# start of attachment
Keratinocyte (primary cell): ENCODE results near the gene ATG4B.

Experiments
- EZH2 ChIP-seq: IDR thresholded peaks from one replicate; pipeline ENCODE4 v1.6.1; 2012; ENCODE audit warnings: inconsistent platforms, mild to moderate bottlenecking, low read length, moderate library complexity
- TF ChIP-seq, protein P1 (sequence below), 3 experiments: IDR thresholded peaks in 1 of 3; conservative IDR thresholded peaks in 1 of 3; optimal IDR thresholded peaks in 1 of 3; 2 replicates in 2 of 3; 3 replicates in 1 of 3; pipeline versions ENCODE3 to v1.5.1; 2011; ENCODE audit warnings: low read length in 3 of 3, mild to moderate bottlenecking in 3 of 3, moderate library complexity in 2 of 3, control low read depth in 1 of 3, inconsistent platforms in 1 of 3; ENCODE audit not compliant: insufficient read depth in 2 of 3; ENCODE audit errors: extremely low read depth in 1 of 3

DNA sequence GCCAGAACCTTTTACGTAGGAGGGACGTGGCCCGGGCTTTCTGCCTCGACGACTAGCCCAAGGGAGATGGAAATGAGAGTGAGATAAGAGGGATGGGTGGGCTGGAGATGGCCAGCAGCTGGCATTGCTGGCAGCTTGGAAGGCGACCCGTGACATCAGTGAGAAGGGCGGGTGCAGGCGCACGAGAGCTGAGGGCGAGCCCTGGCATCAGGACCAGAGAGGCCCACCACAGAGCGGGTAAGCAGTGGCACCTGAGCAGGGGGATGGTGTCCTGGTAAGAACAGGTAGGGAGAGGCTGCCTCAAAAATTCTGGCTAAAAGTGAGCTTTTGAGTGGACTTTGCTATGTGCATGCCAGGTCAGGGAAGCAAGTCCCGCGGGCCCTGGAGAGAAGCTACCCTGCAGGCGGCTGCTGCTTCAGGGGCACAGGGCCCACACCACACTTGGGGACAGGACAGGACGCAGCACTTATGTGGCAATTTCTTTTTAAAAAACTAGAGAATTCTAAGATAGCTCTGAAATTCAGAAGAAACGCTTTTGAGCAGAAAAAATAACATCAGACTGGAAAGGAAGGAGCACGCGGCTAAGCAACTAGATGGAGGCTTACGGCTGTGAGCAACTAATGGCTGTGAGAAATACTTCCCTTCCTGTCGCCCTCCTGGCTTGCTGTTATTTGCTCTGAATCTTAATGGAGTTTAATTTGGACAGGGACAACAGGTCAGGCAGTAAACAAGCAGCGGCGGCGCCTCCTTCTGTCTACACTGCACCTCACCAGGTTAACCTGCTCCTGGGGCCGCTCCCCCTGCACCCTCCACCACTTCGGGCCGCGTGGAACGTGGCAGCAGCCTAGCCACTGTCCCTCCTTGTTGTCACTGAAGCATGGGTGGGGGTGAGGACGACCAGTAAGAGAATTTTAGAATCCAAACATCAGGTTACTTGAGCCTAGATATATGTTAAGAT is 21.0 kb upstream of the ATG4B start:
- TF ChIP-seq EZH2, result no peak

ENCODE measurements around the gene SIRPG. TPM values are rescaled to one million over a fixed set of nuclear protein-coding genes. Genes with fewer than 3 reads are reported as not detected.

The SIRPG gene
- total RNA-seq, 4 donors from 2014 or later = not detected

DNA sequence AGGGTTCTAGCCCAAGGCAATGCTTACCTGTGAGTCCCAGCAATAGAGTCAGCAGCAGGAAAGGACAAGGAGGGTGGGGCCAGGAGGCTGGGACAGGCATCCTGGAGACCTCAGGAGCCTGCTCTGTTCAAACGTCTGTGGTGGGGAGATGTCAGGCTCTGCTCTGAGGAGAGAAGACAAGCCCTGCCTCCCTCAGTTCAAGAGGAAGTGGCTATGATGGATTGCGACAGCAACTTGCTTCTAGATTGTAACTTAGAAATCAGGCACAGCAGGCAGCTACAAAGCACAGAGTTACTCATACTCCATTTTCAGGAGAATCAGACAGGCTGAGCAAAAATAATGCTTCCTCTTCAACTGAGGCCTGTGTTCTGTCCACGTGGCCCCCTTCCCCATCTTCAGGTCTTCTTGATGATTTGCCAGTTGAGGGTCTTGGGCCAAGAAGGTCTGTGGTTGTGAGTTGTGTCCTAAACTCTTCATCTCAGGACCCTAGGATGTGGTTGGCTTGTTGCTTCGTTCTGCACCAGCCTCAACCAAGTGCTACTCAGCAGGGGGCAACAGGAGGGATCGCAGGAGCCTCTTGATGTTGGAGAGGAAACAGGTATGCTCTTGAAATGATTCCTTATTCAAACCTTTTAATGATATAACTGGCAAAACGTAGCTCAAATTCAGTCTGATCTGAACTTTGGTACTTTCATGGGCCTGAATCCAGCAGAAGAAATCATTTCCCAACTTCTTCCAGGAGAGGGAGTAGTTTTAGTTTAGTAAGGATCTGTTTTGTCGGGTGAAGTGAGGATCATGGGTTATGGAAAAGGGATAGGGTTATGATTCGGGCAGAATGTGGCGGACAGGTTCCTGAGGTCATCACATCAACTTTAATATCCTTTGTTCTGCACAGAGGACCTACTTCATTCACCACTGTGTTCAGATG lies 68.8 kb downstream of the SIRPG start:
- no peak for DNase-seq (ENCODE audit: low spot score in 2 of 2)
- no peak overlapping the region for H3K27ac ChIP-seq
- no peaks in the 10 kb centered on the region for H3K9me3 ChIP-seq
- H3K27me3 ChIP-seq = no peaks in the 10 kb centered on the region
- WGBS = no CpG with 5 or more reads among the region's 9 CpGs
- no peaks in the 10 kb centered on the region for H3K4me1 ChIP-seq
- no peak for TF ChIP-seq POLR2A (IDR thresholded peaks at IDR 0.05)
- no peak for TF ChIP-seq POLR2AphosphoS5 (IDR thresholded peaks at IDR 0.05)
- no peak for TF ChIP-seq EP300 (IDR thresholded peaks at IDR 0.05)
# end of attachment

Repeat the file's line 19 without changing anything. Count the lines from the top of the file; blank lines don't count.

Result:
- no peak for TF ChIP-seq EP300 (IDR thresholded peaks at IDR 0.05)